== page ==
Counting all the complications that the outbreak of Corona brought in, halting the normal flow of life could take a while but the most challenging one was the hit that the educational sector received because of it. With schools shut, everyone was forced to shift to the online mode. With one part of the country complaining about how the online classes were not engaging enough the other part had to deal with a complete lack of education because they had no smartphones/laptops to access this digital mode of education. Through this blog, we aim to delve deeper into analysing the challenges of online education in rural India and how they can be possibly tackled.
ASER 2020 Statistics
To first analyse how e-learning in rural India is being facilitated, let’s take a look at some statistics on online education in rural areas. The ASER (Annual State of Education Report) 2020 reveals that 11% of the rural families bought smartphones in an effort to make education accessible to their children.
|Year||Households with children in govt. schools||Households with children in pvt. schools|
From this table, it’s clear that the access to smartphones increased considerably in the year 2020 amongst households whose children were enrolled in both govt. and pvt. schools. And this was a positive shift. Furthermore, the enrollment rate in government schools was higher than in private schools.
|Year||Government Schools||Private Schools|
The Lingering Question of Disparity
But if you sideline the statistics pertaining to e-learning and online education in rural India, the overall picture was quite alarming. Even if the enrollment rate got higher or if the availability of smartphones increased this doesn’t mean everyone had access to education. The educational disparity still remains and this gap was further widened because of the digital divide. During the pandemic, the community and families tried to provide learning support to their children but that wasn’t even close to enough. The ASER report 2020 also threw light on the fact that how the access to online resources remains considerably low among government school children when compared with those studying in private schools. For instance, if access to online material was 28.7% among private school children then it was a mere 18.3% among government children. The disparity is clearly visible.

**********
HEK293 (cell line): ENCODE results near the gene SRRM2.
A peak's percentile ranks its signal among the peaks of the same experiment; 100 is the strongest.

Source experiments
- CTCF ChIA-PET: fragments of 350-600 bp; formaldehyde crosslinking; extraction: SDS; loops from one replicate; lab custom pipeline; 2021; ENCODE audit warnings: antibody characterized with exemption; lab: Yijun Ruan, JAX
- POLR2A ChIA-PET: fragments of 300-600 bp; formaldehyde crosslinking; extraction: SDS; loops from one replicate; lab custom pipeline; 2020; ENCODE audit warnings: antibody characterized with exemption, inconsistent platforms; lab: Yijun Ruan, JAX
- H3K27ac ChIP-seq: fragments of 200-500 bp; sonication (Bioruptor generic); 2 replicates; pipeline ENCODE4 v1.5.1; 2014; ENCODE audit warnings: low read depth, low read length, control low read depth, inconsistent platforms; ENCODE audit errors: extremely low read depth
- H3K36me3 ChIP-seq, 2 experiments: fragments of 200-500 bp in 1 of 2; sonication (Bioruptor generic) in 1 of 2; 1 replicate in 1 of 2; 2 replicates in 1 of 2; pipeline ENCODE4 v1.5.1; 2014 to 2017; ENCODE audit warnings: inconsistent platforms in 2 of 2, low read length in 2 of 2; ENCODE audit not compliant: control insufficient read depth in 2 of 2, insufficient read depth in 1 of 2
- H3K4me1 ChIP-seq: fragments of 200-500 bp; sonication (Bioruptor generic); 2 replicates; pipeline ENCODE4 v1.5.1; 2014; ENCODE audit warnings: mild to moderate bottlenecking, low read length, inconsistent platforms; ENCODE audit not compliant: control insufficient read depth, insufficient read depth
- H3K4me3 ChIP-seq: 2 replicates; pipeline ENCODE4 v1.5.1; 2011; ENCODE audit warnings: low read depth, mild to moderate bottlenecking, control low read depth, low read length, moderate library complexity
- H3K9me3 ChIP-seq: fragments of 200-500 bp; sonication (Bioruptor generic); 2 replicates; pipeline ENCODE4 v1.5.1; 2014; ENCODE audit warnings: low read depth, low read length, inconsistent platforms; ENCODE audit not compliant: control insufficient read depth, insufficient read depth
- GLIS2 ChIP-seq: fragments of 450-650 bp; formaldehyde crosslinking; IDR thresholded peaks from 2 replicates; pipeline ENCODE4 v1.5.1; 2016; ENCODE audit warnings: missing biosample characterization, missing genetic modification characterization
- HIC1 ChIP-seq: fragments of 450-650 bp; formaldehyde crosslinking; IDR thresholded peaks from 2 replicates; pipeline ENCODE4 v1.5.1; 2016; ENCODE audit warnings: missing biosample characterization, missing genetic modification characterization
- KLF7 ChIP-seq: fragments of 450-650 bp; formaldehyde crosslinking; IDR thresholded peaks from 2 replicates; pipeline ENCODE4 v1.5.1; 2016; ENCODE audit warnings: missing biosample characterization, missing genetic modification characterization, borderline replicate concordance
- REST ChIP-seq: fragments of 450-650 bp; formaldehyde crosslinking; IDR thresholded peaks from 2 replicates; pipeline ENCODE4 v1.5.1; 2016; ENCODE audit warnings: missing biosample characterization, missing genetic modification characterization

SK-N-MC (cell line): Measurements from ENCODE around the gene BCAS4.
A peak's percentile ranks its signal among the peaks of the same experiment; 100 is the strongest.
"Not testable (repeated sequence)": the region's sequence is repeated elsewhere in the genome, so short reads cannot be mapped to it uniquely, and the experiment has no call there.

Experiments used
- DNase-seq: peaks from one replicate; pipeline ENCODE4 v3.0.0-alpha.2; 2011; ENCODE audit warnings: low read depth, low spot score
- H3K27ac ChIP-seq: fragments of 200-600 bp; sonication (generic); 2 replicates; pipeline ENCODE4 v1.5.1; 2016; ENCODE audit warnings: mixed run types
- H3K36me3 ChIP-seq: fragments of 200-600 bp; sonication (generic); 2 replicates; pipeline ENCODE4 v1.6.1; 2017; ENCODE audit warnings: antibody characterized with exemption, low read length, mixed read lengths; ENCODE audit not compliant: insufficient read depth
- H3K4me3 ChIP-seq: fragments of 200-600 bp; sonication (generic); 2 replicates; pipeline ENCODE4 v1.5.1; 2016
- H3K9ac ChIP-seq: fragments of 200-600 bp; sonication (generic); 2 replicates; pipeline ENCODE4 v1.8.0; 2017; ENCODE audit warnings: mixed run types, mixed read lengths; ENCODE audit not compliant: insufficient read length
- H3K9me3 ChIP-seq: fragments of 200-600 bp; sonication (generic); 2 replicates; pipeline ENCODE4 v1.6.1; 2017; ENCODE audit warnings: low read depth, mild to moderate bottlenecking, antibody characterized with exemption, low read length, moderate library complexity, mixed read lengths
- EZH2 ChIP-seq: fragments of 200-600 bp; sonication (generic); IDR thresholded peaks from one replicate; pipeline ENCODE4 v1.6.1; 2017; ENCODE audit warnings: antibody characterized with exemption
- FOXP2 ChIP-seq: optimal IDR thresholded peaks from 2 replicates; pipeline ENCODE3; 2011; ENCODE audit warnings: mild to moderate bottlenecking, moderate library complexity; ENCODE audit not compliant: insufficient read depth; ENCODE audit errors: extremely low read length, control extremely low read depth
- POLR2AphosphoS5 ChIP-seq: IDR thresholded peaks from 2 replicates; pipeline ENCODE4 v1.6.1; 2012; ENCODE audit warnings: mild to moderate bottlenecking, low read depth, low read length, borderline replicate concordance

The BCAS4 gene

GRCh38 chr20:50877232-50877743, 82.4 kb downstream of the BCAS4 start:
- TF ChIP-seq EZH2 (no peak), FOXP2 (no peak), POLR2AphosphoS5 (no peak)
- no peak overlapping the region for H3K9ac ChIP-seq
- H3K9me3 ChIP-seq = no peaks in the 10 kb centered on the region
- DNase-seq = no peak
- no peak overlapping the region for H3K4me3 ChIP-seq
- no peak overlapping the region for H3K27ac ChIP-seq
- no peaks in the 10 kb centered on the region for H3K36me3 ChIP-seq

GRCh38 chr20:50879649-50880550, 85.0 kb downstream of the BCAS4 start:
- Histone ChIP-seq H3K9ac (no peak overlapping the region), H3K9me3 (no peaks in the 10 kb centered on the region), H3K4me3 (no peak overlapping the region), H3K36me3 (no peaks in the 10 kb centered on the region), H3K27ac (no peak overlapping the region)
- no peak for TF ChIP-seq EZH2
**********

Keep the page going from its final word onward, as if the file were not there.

When various initiatives were launched to make e-learning materials available to school children, two-thirds of the household reported that they didn’t receive any such aid from schools or the local government. Without any access to such materials or online resources, 60% of these students resorted to using textbooks as the only mode through which they could acquire education. In rural areas of states like Bihar, U.P., Rajasthan, etc., access to learning materials was almost negligible. Forcing us to ask the question that online education in rural India was anything more than a myth.
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The Way Forward
So in a sense, the ASER 2020 has drawn the attention of the masses and the government towards the key issue that needs to be addressed. The various initiatives to facilitate online education in rural India have been launched by the government and are doing their bit but they are apparently not enough to make a considerable difference. This data calls for more investment in the field of education so that this problem of disparity in education could be tackled head-on. Identifying the problem is the first step and then comes the efforts to remove those problems. The government of India has started making efforts in the right direction but can be said to have succeeded only when online education becomes accessible to everyone in the rural areas of the county.
Hence, e-learning and online education in rural India still has many barriers and challenges that can only be overcome with efficient planning and management on the behalf of regional, state and central governments. Stay tuned to Leverage Edu experts for more updates on this topic as well as news happenings in the global educational sphere!